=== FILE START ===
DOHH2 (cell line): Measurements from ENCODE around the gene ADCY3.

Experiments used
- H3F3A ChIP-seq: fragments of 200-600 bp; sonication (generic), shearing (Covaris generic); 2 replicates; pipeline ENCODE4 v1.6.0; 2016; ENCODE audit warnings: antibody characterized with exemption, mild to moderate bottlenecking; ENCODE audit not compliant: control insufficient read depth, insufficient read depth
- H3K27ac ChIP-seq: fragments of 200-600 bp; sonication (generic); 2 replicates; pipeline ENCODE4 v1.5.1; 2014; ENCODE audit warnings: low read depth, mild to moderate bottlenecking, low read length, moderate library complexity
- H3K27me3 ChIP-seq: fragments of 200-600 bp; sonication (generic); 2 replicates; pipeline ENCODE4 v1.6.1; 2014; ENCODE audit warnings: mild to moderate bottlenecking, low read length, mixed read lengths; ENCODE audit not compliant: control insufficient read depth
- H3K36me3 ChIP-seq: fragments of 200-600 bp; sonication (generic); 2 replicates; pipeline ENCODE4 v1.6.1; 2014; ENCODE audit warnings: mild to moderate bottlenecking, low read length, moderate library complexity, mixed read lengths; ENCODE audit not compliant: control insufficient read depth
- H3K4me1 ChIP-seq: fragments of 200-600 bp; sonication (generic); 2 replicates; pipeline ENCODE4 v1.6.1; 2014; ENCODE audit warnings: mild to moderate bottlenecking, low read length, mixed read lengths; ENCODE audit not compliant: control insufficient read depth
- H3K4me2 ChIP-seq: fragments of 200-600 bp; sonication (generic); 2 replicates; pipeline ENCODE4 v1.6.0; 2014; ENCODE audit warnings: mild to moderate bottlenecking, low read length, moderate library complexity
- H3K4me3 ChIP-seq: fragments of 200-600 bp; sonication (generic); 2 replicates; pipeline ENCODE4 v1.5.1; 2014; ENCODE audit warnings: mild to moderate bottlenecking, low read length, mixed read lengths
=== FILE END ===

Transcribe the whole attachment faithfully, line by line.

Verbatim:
DOHH2 (cell line): Measurements from ENCODE around the gene ADCY3.

Experiments used
- H3F3A ChIP-seq: fragments of 200-600 bp; sonication (generic), shearing (Covaris generic); 2 replicates; pipeline ENCODE4 v1.6.0; 2016; ENCODE audit warnings: antibody characterized with exemption, mild to moderate bottlenecking; ENCODE audit not compliant: control insufficient read depth, insufficient read depth
- H3K27ac ChIP-seq: fragments of 200-600 bp; sonication (generic); 2 replicates; pipeline ENCODE4 v1.5.1; 2014; ENCODE audit warnings: low read depth, mild to moderate bottlenecking, low read length, moderate library complexity
- H3K27me3 ChIP-seq: fragments of 200-600 bp; sonication (generic); 2 replicates; pipeline ENCODE4 v1.6.1; 2014; ENCODE audit warnings: mild to moderate bottlenecking, low read length, mixed read lengths; ENCODE audit not compliant: control insufficient read depth
- H3K36me3 ChIP-seq: fragments of 200-600 bp; sonication (generic); 2 replicates; pipeline ENCODE4 v1.6.1; 2014; ENCODE audit warnings: mild to moderate bottlenecking, low read length, moderate library complexity, mixed read lengths; ENCODE audit not compliant: control insufficient read depth
- H3K4me1 ChIP-seq: fragments of 200-600 bp; sonication (generic); 2 replicates; pipeline ENCODE4 v1.6.1; 2014; ENCODE audit warnings: mild to moderate bottlenecking, low read length, mixed read lengths; ENCODE audit not compliant: control insufficient read depth
- H3K4me2 ChIP-seq: fragments of 200-600 bp; sonication (generic); 2 replicates; pipeline ENCODE4 v1.6.0; 2014; ENCODE audit warnings: mild to moderate bottlenecking, low read length, moderate library complexity
- H3K4me3 ChIP-seq: fragments of 200-600 bp; sonication (generic); 2 replicates; pipeline ENCODE4 v1.5.1; 2014; ENCODE audit warnings: mild to moderate bottlenecking, low read length, mixed read lengths